Candi eyed Pafko talking to the chastised police chief. “The chief demonizer!” She turned and burrowed her bitter eyes into his. “You want to do something? Get the truth out today. Let’s go get some coffee and I will tell you about five Navy cowards who couldn’t beat a false confession out of a brave young man.”
When Candi had given Taka all he needed for his story, she continued. “You want the real story behind the story? Maybe you should take some time to learn more about who we are, about those of us who must live in Mosquito Flats. It’s easy for the haole (Caucasians) to drive by, see our squalor and vilify us as a lower form of life. Let them know there is more to us than the poverty we live in.”
Taka wondered if she was talking about the haoles, or Nisei like himself whose parents warned, “Stay away from the Flats.”
“Yes. My columns could use more . . . context.”
“Come on Friday night,” said Candi. “Come see the parade.” She gave him directions, adding with a knowing look. “It’s the roundabout way.”
“Thank you,” said Taka, closing his notebook as he began to rise.
Candi grabbed his arm. “I know the back stairwell way to Ida’s room. I want you to see what they did to him.”
By mid-morning, Taka had turned in his column to Makino. Taka’s restrained approach to the ongoing battle of the columnists wilted the moment he had seen Ida’s battered body. He made up his mind: He would out-Pafko Pafko.
Makino quickly skimmed down the page and nodded his approval.
BEATING PROVES IDA’S INNOCENCE
By Takeshi Takayama
The belt-buckle welts on his back; the missing teeth; the white gauze wrapped around his head, oozing blood; the broken ribs — all prove Horace Ida’s innocence. If any one of us had suffered the beating Ida endured, we might have confessed to anything to save our lives. But Horace Ida, left for dead on the Pali, would not break. He would take any kick, punch or flogging his cowardly attackers rained on him before besmirching his honor. This courageous young man would rather die than admit to something he did not do.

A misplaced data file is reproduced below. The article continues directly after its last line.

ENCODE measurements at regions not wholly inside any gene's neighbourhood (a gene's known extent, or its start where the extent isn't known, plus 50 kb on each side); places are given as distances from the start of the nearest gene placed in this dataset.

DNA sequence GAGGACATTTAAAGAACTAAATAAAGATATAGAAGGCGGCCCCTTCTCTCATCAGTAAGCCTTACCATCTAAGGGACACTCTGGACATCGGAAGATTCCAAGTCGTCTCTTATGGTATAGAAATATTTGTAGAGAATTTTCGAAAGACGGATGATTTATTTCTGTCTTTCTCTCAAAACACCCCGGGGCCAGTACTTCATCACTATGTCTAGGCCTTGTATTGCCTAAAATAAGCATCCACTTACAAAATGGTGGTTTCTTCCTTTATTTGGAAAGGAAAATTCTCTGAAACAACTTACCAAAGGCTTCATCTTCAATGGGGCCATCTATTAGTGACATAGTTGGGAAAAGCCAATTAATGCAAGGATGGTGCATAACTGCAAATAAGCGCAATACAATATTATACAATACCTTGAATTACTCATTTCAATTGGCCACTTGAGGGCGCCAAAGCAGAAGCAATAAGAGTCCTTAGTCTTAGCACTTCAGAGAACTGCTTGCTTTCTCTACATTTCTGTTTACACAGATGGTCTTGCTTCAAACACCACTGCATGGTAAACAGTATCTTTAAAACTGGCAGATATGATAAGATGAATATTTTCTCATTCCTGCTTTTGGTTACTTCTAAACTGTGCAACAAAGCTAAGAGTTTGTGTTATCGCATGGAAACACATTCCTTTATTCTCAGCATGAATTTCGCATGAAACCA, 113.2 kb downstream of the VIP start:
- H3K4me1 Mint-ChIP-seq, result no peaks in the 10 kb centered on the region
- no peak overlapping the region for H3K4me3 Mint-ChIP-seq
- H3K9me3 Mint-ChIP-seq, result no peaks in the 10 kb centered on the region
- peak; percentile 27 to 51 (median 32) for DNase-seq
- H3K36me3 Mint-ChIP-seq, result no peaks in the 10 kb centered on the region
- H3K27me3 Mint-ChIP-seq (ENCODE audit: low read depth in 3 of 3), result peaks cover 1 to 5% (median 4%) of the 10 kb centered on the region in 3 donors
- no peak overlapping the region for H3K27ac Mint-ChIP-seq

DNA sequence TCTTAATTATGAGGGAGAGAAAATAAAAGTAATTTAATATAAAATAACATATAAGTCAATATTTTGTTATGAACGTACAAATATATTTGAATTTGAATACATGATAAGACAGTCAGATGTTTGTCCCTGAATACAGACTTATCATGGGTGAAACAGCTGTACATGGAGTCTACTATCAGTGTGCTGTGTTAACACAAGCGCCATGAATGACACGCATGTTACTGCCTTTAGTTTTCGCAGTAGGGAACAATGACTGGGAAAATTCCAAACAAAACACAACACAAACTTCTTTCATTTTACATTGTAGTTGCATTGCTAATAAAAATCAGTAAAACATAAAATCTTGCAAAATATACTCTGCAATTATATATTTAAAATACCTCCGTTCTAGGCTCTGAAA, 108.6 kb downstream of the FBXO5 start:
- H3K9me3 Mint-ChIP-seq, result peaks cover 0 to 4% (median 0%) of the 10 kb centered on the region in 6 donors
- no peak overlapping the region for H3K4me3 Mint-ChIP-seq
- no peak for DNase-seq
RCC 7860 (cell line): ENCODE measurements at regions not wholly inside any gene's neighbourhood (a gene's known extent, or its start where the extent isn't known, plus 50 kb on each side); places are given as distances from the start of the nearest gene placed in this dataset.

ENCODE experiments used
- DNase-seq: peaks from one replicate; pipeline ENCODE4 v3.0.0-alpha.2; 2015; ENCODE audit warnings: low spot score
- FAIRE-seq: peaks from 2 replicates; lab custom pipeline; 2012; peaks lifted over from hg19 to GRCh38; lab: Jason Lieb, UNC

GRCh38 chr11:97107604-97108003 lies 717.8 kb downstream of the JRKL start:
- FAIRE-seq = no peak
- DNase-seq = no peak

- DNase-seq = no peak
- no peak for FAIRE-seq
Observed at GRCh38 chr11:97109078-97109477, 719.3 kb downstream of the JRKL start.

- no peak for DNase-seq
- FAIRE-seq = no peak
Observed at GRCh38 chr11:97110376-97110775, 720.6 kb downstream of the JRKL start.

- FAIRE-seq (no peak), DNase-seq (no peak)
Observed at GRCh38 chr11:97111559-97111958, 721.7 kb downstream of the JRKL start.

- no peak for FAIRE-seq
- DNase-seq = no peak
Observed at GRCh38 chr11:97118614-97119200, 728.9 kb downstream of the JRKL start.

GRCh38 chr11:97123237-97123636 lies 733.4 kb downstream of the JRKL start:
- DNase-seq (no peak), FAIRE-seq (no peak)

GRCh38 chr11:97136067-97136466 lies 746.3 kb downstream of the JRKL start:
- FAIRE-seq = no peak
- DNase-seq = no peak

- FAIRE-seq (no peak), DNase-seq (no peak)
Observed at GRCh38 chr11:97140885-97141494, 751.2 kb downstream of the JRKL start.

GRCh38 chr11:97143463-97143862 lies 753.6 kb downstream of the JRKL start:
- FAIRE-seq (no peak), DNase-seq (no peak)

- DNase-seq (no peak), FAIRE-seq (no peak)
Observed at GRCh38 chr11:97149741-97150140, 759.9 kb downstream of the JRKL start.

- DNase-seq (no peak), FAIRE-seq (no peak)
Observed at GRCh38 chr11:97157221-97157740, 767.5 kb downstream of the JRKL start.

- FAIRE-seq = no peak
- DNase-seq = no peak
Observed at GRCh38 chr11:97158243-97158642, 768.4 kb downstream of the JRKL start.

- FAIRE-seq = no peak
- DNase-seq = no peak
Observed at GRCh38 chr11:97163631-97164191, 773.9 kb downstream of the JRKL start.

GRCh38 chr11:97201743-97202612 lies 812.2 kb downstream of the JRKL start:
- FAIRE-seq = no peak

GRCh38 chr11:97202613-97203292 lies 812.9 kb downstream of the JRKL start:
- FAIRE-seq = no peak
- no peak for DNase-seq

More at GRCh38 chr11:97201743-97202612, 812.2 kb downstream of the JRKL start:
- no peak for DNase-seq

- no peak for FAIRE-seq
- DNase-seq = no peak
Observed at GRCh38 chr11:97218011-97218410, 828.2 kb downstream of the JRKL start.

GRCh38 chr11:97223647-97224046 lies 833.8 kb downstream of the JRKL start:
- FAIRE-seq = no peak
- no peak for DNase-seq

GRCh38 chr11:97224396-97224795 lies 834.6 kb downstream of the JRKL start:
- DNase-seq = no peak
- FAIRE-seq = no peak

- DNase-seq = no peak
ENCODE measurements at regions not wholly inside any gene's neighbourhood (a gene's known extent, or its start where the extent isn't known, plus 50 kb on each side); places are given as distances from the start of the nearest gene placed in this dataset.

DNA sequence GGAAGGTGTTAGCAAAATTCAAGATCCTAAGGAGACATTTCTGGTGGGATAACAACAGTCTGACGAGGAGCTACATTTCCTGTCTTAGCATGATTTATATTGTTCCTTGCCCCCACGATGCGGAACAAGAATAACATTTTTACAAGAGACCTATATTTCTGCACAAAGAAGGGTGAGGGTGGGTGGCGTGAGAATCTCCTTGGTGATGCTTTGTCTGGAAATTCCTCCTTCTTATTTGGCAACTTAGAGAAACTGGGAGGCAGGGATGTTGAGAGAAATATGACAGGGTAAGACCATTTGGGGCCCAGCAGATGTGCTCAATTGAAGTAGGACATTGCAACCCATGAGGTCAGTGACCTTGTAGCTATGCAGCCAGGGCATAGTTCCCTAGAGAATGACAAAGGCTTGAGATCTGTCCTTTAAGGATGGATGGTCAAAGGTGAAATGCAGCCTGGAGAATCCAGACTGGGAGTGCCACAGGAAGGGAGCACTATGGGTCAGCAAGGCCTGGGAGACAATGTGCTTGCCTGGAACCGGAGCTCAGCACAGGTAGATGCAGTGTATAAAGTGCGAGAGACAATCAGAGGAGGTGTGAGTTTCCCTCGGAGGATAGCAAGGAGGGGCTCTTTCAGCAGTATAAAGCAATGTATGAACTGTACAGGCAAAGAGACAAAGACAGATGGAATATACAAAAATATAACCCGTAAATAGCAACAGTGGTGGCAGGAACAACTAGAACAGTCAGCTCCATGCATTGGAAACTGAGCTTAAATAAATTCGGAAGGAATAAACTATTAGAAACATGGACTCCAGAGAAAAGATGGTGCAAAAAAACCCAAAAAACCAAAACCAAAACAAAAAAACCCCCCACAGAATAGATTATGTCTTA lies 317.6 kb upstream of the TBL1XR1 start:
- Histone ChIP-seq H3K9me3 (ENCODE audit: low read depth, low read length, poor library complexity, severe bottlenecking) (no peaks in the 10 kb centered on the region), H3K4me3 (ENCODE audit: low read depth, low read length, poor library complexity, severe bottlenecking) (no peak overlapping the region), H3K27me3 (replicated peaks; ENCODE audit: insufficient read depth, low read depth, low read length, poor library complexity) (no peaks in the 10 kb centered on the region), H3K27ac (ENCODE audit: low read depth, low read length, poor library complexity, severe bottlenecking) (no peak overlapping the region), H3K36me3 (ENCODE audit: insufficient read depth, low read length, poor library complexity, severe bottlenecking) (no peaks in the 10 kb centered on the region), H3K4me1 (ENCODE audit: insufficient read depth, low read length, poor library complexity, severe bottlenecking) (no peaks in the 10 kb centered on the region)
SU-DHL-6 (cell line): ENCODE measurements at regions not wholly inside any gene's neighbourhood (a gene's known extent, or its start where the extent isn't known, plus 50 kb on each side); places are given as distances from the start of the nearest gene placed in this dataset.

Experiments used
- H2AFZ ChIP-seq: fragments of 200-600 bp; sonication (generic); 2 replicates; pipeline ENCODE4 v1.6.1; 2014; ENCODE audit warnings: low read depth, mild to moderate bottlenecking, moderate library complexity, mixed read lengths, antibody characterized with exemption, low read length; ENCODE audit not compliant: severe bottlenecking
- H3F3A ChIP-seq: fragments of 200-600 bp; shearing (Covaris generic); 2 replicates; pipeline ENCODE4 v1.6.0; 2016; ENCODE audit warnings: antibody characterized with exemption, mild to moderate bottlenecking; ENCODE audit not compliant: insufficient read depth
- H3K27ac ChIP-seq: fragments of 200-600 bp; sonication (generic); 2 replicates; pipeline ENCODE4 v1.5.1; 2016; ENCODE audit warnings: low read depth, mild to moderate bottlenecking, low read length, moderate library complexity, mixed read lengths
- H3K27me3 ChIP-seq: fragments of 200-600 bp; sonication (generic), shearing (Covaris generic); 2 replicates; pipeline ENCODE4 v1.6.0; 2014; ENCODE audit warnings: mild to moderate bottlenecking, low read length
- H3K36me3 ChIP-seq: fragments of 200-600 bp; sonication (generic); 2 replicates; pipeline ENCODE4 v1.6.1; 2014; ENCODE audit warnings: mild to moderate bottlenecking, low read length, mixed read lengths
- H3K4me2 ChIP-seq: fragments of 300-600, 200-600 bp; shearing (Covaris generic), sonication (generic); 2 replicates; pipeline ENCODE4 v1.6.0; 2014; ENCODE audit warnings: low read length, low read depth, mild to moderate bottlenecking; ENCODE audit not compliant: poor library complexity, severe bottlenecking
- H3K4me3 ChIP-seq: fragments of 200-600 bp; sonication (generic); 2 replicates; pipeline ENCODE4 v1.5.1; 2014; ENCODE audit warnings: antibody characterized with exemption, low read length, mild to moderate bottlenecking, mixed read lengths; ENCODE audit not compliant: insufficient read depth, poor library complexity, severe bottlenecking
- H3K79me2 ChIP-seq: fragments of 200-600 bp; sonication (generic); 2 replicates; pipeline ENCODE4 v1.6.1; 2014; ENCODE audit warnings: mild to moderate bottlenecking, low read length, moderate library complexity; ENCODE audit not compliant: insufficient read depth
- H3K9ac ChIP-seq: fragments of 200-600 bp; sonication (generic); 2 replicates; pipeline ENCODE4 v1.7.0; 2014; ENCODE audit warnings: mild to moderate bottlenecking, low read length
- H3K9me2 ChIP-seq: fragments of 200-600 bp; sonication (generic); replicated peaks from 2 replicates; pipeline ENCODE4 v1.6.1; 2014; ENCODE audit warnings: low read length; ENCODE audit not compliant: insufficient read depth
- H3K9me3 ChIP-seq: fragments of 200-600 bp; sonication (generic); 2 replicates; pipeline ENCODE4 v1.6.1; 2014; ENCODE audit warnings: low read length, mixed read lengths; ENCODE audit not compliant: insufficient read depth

Neither he nor the others accused ever touched Thalia Massie.
Horace Ida is a hero.
Who is guilty? Certain newspapers and writers whose unfounded accusations and evil mongering created the atmosphere that made this beating not only possible, but likely.
I talked to Horace Ida. Through a wired-jaw, he mumbled, “I was beaten because of the hysteria whipped up by the Advertiser.”
Will our territorial government continue to turn a blind eye and watch the fabric of its community destroyed, the possibility of statehood extinguished and turn our justice system over to Navy mob rule?
Makino’s extra hit the streets for the lunch crowd. Even some haoles snapped up the English version. The Advertiser held back its own extra to give Pafko a chance to print the Navy’s official response and demolish Taka’s rhetoric.
IDA WAS LUCKY
By Andy Pafko
“He got off with a beating. It could have been worse, given the nature of his crime,” says Admiral Stirling. “Of course,” he continued, “the Navy does not condone a forced confession, but given the fact that a fair jury cannot be impaneled, it is only natural that righteous men take action.”
There are newspapers, foreign-owned newspapers, bent on pandering to their non-American readership, that completely distort the facts. The prosecutor proved his case. But a native jury would not do its duty. That Horace Ida, a despicable heathen, did not admit to his heinous crime only points out the dangers of an alien culture in Hawai‘i so completely at odds with the ideals of American democracy, a form of government that grew from American soil and the American experience and its Christian religion. Japan has been, and will forever be ruled, by tyrants, be it shoguns or emperors, who create in their populace the desire to reach out and take what they want, be it a foreign land or a white woman’s virtue. So it is there, so it is here.
Just look at the Japanese — their flat features, protruding teeth and short legs — mixing with other races is an abomination. This brutish element must be sent a message. Find them guilty and execute them to save our civilization.
To be continued . . .